Referencing the work of the nonpartisan panel of retired North Carolina justices and judges in creating an unofficial congressional map for North Carolina, WRAL called on voters to elect candidates that pledge to reform the redistricting process.

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POLIS 2015-16 Report Now Available

We are proud of what POLIS has been able to accomplish in such a short time, but we are even more excited about what is ahead. If this political season has demonstrated anything, it is that the twin missions of POLIS—to seek solutions to the problems that plague our politics and to develop the next generation of political leaders—could not be more critically needed.

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Duke Alumni Hear Unique Perspectives On 2016 Elections

The new media environment, gender, race and class are all important themes of 2016 Presidential Elections, according to national experts who spoke at the Duke Sanford School of Public Policy’s annual “Sanford on the Hill” event at the U.S. Capitol Visitors Center on July 12.

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Retired Judges to Create Map for Redistricting Simulation

In the second of three events designed to simulate an independent, nonpartisan redistricting panel, 10 retired judges will gather in Raleigh on Friday, June 10, to draw a new, but unofficial, map of N.C. congressional districts. The project illustrates how independent political redistricting might function in North Carolina if adopted.

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From Duke’s Campaign Stop 2016: “Manufactured Excitement for the Democratic Debate”

Written by Ernest Britt, T’16

See original blog post here


 

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DURHAM, NC – “Hillary Clinton. Bernie Sanders. Face to Face. O’Malley-Webb-Chaffee. On the same stage, for the first time,” the debate-promo-turned-movie-trailer shouted. And in that moment, with dramatic war drums beating and black-and-white photos of the first-named frontrunners poised on opposite sides of my screen as if ready to pounce, I knew the first Democratic debate would be largely unremarkable.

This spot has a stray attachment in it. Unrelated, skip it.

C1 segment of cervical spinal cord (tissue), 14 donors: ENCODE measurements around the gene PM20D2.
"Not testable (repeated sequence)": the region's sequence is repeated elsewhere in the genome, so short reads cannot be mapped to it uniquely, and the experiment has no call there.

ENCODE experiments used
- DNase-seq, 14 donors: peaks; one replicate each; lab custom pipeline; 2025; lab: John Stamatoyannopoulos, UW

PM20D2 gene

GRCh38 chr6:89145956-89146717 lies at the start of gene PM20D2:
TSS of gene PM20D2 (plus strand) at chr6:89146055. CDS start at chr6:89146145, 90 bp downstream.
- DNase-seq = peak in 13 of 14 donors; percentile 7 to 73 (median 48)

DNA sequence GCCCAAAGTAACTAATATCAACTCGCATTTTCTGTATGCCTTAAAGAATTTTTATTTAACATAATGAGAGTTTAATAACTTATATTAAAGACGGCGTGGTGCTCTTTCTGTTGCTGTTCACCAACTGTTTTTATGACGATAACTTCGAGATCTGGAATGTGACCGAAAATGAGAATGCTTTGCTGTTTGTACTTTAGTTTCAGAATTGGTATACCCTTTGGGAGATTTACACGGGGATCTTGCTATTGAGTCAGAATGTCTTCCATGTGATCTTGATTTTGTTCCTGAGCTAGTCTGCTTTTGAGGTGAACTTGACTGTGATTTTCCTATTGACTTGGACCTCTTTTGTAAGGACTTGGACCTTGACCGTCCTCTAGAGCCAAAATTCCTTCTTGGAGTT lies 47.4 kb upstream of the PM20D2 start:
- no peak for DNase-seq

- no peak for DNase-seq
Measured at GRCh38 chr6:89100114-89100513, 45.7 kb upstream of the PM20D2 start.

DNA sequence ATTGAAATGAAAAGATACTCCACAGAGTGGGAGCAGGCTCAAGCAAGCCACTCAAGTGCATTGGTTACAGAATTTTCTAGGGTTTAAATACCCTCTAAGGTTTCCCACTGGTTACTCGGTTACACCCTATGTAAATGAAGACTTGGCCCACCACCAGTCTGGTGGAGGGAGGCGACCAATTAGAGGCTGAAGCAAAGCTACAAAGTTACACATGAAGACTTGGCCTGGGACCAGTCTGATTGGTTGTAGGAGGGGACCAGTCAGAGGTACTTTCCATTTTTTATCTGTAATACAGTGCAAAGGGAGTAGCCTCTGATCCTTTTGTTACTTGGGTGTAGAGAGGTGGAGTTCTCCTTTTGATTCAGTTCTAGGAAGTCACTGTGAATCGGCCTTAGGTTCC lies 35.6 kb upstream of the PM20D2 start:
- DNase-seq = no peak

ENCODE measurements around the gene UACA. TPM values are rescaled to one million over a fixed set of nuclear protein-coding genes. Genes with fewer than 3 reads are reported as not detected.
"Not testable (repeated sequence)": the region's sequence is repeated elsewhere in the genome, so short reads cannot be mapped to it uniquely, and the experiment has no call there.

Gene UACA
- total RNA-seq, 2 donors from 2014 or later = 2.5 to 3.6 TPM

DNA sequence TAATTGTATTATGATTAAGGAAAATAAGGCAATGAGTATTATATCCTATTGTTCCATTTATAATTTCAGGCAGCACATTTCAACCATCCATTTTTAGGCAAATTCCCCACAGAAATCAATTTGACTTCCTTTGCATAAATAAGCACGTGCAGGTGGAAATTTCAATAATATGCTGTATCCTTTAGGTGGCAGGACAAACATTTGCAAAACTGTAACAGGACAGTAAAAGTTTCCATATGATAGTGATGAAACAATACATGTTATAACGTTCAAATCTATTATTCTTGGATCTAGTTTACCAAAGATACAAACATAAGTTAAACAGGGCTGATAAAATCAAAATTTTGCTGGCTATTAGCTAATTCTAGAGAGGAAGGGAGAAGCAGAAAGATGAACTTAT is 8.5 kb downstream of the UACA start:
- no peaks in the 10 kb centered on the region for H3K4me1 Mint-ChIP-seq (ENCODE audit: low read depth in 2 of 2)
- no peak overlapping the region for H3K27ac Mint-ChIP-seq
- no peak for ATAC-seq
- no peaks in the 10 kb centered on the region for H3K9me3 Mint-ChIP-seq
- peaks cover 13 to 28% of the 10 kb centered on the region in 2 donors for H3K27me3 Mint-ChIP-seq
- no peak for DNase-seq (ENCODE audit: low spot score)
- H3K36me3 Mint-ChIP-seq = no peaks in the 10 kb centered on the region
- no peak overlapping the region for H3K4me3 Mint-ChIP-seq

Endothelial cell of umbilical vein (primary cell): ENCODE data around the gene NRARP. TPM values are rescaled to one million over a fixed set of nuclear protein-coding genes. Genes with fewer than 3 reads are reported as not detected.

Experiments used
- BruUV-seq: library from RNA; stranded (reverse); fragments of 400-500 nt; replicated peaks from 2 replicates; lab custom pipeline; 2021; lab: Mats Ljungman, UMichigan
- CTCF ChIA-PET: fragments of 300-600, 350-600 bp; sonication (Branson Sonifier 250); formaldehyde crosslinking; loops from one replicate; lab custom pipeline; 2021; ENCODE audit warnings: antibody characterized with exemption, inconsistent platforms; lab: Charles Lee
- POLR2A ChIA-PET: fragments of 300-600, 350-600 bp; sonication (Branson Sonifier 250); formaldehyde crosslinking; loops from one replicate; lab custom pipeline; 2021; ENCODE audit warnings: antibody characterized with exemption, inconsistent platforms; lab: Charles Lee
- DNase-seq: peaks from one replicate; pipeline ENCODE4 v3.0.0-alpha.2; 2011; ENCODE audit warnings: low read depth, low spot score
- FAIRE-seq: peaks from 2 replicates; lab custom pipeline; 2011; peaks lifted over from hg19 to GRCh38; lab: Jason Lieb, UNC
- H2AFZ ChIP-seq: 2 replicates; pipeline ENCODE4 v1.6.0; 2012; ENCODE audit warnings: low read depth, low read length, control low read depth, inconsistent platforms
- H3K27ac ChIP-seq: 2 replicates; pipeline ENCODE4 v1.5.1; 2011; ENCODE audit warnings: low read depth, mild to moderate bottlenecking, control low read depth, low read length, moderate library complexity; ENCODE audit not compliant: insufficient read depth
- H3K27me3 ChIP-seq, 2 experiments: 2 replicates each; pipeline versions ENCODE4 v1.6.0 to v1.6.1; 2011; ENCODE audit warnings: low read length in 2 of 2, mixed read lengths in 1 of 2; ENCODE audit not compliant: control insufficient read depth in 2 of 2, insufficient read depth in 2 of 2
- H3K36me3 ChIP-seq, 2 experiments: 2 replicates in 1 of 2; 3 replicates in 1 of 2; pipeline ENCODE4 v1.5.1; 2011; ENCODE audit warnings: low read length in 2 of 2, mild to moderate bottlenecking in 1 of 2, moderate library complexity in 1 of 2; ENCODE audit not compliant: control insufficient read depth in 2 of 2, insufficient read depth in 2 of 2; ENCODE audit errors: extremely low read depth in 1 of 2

With no Trump to boost viewership and/or to insult everyone on stage, CNN was left to manufacture excitement to grab the viewer’s wandering eye. By leaving an extra podium in the wings, the network played into Joe Biden’s “will he or won’t he” narrative and implied that maybe the vice president would make a decision in time to participate. Unfortunately for CNN’s ratings (but perhaps fortunately for the other candidates), Biden did not make an appearance.

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Durham City Council Candidates Bring Their Platforms to Duke

 

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(Article reposted with permission from The Samuel Dubois Cook Center on Social Equity

Only three of the six candidates for Durham’s City Council appeared on Thursday night to participate in a public forum at Duke.

The candidates – Jillian Johnson, Charlie Reece and Steve Schewel, – took questions from Duke students, many of which were posted on Twitter using the hashtag #DukeVotes2015.

Duke Democrats: What can the city do to help stop the school to prison pipeline in Durham county? #DukeVotes2015
Artstigators: Are there plans for more street art in Durham? #DukeVotes2015 #artstigators
Durham Living Wage Project: Are there incentives the city can provide for businesses that pay living wages? #liveabull #dukevotes2015

The candidates agreed with each other on nearly every topic, with only slight differences in emphasis. The candidates had rehearsed their points having met the night before for a City Hall forum. After stating their platforms, students Zack Faircloth, T ’18, and Luke Raskopf, T‘16, took turns grilling the candidates on issues related to social equity.